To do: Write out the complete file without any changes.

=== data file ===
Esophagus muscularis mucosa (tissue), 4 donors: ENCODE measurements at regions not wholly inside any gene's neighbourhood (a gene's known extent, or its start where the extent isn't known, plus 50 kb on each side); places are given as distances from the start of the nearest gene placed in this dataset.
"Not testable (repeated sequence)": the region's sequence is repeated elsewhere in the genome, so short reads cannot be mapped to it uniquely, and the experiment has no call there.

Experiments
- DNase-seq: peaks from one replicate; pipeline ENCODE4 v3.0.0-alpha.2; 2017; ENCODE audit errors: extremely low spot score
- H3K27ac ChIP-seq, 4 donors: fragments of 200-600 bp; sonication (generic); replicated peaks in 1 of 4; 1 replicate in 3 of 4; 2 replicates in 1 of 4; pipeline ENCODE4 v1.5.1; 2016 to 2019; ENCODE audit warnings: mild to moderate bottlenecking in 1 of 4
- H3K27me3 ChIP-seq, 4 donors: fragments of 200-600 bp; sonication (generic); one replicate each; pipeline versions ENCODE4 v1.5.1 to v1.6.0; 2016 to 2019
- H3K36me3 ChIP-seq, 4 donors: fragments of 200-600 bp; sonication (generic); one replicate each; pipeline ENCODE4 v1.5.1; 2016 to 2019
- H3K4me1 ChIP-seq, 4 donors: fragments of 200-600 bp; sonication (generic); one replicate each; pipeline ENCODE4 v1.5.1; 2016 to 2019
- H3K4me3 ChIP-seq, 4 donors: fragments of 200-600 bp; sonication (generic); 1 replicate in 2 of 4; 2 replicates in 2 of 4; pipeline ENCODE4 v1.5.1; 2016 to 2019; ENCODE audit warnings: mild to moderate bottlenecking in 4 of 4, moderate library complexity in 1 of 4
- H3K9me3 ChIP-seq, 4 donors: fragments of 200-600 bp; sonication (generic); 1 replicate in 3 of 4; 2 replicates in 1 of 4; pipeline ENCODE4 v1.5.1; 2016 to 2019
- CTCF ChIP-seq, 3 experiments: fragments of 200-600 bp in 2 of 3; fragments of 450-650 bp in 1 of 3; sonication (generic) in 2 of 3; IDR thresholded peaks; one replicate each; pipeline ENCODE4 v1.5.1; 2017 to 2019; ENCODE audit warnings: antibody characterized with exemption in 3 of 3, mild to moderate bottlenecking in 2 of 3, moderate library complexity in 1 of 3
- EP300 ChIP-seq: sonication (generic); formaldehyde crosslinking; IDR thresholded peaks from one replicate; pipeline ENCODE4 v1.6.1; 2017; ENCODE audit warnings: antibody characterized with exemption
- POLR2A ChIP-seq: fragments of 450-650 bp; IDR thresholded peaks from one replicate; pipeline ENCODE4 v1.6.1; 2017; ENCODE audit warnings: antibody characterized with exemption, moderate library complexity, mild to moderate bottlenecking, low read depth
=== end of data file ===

Esophagus muscularis mucosa (tissue), 4 donors: ENCODE measurements at regions not wholly inside any gene's neighbourhood (a gene's known extent, or its start where the extent isn't known, plus 50 kb on each side); places are given as distances from the start of the nearest gene placed in this dataset.
"Not testable (repeated sequence)": the region's sequence is repeated elsewhere in the genome, so short reads cannot be mapped to it uniquely, and the experiment has no call there.

Experiments
- DNase-seq: peaks from one replicate; pipeline ENCODE4 v3.0.0-alpha.2; 2017; ENCODE audit errors: extremely low spot score
- H3K27ac ChIP-seq, 4 donors: fragments of 200-600 bp; sonication (generic); replicated peaks in 1 of 4; 1 replicate in 3 of 4; 2 replicates in 1 of 4; pipeline ENCODE4 v1.5.1; 2016 to 2019; ENCODE audit warnings: mild to moderate bottlenecking in 1 of 4
- H3K27me3 ChIP-seq, 4 donors: fragments of 200-600 bp; sonication (generic); one replicate each; pipeline versions ENCODE4 v1.5.1 to v1.6.0; 2016 to 2019
- H3K36me3 ChIP-seq, 4 donors: fragments of 200-600 bp; sonication (generic); one replicate each; pipeline ENCODE4 v1.5.1; 2016 to 2019
- H3K4me1 ChIP-seq, 4 donors: fragments of 200-600 bp; sonication (generic); one replicate each; pipeline ENCODE4 v1.5.1; 2016 to 2019
- H3K4me3 ChIP-seq, 4 donors: fragments of 200-600 bp; sonication (generic); 1 replicate in 2 of 4; 2 replicates in 2 of 4; pipeline ENCODE4 v1.5.1; 2016 to 2019; ENCODE audit warnings: mild to moderate bottlenecking in 4 of 4, moderate library complexity in 1 of 4
- H3K9me3 ChIP-seq, 4 donors: fragments of 200-600 bp; sonication (generic); 1 replicate in 3 of 4; 2 replicates in 1 of 4; pipeline ENCODE4 v1.5.1; 2016 to 2019
- CTCF ChIP-seq, 3 experiments: fragments of 200-600 bp in 2 of 3; fragments of 450-650 bp in 1 of 3; sonication (generic) in 2 of 3; IDR thresholded peaks; one replicate each; pipeline ENCODE4 v1.5.1; 2017 to 2019; ENCODE audit warnings: antibody characterized with exemption in 3 of 3, mild to moderate bottlenecking in 2 of 3, moderate library complexity in 1 of 3
- EP300 ChIP-seq: sonication (generic); formaldehyde crosslinking; IDR thresholded peaks from one replicate; pipeline ENCODE4 v1.6.1; 2017; ENCODE audit warnings: antibody characterized with exemption
- POLR2A ChIP-seq: fragments of 450-650 bp; IDR thresholded peaks from one replicate; pipeline ENCODE4 v1.6.1; 2017; ENCODE audit warnings: antibody characterized with exemption, moderate library complexity, mild to moderate bottlenecking, low read depth